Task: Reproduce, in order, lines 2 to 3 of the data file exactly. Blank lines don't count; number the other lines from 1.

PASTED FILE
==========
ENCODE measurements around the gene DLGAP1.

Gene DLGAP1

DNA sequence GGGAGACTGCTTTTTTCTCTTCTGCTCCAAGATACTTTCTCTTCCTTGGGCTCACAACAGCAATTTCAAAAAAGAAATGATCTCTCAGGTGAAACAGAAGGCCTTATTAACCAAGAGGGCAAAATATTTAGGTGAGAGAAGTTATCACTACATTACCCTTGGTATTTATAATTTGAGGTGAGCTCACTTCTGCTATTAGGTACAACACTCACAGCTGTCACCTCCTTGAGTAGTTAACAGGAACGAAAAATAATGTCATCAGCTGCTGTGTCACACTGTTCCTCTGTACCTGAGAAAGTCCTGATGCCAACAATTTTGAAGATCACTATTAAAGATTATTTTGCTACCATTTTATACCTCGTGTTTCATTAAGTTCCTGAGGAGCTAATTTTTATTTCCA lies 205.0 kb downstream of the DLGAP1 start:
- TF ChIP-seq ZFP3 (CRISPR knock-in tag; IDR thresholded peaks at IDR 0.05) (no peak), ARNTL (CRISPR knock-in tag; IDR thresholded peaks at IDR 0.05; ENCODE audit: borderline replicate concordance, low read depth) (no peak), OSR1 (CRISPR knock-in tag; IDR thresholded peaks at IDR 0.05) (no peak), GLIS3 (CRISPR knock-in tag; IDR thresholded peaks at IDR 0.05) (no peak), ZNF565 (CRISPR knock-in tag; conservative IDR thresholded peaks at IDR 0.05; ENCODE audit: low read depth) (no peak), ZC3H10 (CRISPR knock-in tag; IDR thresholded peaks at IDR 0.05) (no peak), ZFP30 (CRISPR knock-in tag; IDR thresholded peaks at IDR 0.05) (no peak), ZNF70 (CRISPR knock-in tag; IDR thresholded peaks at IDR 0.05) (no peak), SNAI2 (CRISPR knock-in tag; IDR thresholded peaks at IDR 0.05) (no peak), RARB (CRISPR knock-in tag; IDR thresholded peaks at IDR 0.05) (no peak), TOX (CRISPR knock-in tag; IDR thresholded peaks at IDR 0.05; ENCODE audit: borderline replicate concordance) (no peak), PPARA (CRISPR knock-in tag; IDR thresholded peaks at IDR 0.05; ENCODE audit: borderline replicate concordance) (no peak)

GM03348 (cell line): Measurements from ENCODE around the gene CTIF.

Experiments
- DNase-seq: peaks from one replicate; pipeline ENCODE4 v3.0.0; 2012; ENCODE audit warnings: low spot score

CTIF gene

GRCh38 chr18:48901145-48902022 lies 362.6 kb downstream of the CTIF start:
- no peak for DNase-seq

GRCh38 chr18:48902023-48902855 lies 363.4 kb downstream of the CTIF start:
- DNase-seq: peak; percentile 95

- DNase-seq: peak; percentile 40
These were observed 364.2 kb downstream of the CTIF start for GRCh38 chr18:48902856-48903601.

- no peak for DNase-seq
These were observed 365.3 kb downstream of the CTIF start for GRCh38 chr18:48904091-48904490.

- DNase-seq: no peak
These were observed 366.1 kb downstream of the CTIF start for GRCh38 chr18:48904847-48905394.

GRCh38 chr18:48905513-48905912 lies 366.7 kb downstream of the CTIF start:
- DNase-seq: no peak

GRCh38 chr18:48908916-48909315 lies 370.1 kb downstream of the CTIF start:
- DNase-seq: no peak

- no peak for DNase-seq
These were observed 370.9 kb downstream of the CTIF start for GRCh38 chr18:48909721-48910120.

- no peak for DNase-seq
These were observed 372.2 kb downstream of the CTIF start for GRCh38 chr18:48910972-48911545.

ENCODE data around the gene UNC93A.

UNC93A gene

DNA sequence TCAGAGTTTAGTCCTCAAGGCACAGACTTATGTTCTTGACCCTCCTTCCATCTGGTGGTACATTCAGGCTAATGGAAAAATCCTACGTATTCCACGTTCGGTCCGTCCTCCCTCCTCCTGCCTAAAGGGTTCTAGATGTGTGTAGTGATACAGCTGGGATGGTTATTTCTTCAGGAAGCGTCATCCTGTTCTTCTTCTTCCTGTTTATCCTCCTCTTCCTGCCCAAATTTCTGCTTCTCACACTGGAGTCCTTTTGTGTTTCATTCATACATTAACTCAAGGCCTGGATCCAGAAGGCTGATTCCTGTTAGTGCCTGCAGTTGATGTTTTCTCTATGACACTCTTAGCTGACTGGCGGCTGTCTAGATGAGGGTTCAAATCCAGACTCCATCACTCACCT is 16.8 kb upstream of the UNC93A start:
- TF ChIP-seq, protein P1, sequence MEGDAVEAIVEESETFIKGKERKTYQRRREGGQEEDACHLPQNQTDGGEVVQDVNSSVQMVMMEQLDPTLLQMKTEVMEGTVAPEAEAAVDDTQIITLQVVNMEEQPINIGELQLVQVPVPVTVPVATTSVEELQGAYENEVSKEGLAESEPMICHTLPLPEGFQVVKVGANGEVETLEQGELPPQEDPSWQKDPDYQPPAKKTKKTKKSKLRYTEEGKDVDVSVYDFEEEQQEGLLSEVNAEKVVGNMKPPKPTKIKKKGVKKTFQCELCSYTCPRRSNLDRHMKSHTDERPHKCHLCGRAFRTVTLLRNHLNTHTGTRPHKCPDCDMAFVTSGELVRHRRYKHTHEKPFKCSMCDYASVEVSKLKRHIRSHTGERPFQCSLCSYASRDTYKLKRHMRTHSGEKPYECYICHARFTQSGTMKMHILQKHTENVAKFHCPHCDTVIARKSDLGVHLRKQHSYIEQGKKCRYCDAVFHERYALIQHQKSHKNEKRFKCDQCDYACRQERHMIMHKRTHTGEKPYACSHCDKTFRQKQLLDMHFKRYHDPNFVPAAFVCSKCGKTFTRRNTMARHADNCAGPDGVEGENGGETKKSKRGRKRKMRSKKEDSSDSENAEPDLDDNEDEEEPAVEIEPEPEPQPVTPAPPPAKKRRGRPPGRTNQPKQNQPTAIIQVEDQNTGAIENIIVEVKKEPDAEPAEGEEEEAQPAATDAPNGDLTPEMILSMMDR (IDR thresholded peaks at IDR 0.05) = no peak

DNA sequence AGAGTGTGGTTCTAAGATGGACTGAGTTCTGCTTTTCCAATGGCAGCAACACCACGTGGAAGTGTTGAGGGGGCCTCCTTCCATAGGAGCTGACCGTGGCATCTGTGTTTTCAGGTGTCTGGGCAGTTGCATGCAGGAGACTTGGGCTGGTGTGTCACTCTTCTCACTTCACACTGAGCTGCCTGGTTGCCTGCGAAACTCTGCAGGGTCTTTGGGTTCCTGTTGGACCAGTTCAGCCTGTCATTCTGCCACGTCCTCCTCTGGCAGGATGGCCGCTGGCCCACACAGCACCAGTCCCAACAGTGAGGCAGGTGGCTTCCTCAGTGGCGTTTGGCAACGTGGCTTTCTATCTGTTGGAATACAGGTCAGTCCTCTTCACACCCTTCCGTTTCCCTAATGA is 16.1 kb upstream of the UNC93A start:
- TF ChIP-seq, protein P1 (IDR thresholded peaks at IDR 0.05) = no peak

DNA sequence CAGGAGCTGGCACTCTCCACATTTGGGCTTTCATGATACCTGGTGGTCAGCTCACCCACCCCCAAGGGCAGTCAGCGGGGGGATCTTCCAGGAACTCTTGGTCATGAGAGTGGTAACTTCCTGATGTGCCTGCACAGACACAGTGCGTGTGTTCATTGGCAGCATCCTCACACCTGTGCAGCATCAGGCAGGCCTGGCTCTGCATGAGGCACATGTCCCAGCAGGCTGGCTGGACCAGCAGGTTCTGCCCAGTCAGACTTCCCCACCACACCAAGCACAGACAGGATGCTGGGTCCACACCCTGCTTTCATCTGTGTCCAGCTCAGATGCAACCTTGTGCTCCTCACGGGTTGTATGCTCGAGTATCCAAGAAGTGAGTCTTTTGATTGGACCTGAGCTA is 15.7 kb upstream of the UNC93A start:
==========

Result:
Gene DLGAP1

DNA sequence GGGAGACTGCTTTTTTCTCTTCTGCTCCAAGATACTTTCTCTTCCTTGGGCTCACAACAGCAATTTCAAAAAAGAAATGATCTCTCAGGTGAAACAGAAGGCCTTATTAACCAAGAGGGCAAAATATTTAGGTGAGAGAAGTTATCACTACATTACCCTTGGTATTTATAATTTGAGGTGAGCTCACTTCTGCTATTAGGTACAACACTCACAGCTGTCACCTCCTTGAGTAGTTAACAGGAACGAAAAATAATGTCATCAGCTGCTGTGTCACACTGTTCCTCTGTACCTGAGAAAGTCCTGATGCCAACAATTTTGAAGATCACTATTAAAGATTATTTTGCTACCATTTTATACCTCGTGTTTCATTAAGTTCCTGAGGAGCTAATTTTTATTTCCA lies 205.0 kb downstream of the DLGAP1 start: